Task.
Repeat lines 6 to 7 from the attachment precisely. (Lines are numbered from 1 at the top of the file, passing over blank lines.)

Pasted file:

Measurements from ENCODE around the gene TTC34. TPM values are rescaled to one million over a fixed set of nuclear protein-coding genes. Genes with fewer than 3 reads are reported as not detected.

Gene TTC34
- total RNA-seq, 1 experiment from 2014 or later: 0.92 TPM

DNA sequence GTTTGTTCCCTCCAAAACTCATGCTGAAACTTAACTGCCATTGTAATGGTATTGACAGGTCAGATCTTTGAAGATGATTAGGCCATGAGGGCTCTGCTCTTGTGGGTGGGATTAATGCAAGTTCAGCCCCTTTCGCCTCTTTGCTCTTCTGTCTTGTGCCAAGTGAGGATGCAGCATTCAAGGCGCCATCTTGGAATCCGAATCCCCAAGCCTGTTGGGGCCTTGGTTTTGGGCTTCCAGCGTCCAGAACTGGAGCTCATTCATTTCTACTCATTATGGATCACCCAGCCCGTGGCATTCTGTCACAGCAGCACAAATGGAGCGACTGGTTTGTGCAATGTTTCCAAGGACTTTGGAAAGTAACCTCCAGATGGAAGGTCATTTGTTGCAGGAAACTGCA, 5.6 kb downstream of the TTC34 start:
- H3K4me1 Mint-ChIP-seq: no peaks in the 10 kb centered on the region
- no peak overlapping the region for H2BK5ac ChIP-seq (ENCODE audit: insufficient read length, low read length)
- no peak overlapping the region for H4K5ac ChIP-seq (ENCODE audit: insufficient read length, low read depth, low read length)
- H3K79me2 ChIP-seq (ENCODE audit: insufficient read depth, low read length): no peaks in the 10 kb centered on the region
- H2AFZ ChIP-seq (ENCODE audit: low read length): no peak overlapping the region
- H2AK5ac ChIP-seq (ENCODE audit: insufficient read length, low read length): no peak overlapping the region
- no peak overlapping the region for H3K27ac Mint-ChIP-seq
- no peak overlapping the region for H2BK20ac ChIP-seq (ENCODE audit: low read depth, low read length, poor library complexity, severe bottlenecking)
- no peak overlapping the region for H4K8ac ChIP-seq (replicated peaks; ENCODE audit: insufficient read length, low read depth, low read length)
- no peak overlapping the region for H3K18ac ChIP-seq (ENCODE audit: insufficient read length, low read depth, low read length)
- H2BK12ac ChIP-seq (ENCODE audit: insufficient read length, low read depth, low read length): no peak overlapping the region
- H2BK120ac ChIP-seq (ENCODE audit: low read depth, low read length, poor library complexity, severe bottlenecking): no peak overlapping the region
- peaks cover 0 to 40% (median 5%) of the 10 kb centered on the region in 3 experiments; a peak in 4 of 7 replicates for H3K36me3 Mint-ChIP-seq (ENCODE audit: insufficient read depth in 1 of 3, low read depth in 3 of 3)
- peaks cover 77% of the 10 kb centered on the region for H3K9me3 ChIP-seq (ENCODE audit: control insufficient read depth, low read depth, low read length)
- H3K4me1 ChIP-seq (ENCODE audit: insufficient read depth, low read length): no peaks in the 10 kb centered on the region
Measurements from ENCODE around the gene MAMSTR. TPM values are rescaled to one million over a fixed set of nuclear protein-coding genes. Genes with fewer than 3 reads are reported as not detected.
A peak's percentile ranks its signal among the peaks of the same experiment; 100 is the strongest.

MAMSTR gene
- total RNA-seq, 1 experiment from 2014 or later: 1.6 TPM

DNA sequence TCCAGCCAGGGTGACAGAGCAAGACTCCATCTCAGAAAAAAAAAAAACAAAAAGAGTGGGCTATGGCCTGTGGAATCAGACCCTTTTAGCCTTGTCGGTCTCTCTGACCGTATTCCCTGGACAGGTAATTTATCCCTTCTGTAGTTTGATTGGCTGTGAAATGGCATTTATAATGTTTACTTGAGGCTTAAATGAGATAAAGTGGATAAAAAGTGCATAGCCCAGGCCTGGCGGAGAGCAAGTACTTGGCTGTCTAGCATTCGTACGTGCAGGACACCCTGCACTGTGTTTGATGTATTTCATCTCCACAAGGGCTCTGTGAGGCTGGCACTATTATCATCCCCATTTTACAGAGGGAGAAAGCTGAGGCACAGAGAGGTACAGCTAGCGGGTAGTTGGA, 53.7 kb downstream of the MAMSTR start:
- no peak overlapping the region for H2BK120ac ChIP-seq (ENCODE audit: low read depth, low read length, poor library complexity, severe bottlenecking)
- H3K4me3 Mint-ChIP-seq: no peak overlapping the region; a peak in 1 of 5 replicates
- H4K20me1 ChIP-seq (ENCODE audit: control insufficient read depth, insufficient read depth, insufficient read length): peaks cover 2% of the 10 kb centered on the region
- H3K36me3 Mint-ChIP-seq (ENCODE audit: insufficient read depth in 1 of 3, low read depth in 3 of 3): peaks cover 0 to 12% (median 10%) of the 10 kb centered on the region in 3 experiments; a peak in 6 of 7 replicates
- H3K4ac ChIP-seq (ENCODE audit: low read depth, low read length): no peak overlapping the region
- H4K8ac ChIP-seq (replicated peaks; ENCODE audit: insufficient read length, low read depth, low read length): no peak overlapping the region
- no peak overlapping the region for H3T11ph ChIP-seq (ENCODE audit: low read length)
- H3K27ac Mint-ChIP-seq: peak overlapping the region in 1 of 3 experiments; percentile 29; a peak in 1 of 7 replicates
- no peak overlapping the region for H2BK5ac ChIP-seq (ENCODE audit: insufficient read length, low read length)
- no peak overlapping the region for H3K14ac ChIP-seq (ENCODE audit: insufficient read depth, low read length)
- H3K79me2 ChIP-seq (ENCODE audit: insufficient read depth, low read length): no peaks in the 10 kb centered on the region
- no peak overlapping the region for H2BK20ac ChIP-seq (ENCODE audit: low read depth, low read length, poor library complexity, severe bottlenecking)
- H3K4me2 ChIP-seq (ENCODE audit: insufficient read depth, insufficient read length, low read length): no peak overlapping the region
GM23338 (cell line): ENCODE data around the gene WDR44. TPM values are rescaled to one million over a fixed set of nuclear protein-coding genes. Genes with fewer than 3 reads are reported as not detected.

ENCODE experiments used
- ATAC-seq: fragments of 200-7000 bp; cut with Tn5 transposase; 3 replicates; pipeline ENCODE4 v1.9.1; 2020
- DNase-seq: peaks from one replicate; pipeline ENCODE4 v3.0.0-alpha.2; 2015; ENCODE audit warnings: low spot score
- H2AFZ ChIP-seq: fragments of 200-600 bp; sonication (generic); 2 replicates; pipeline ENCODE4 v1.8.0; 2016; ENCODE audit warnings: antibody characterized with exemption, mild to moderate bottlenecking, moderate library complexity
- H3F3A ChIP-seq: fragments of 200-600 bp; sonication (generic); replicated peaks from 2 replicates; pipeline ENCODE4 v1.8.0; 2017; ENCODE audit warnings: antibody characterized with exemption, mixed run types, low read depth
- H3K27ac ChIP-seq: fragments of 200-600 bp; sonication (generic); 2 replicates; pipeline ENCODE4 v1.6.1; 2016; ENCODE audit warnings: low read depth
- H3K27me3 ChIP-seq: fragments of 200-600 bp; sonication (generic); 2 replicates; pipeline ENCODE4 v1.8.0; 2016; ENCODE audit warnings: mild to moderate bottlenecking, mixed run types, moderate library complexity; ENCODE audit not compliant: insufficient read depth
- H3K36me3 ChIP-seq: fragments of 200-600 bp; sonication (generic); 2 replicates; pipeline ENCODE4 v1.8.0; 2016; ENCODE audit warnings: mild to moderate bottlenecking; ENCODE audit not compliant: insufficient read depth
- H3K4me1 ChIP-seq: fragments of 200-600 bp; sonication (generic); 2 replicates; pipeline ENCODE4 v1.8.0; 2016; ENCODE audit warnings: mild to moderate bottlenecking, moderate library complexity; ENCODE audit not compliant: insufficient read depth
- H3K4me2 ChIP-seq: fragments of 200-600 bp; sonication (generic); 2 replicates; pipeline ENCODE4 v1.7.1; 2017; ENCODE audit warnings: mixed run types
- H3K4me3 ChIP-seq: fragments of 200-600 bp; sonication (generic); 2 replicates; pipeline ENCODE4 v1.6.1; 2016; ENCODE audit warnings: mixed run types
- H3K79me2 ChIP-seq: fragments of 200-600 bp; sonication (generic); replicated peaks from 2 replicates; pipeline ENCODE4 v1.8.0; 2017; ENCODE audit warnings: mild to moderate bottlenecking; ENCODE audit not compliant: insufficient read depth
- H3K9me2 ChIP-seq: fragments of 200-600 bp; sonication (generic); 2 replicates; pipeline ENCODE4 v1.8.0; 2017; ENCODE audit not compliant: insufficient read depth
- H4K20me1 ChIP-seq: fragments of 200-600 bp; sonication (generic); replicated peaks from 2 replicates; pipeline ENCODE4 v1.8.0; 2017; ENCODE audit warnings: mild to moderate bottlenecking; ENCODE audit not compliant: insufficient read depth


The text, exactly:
- no peak overlapping the region for H2BK5ac ChIP-seq (ENCODE audit: insufficient read length, low read length)
- no peak overlapping the region for H4K5ac ChIP-seq (ENCODE audit: insufficient read length, low read depth, low read length)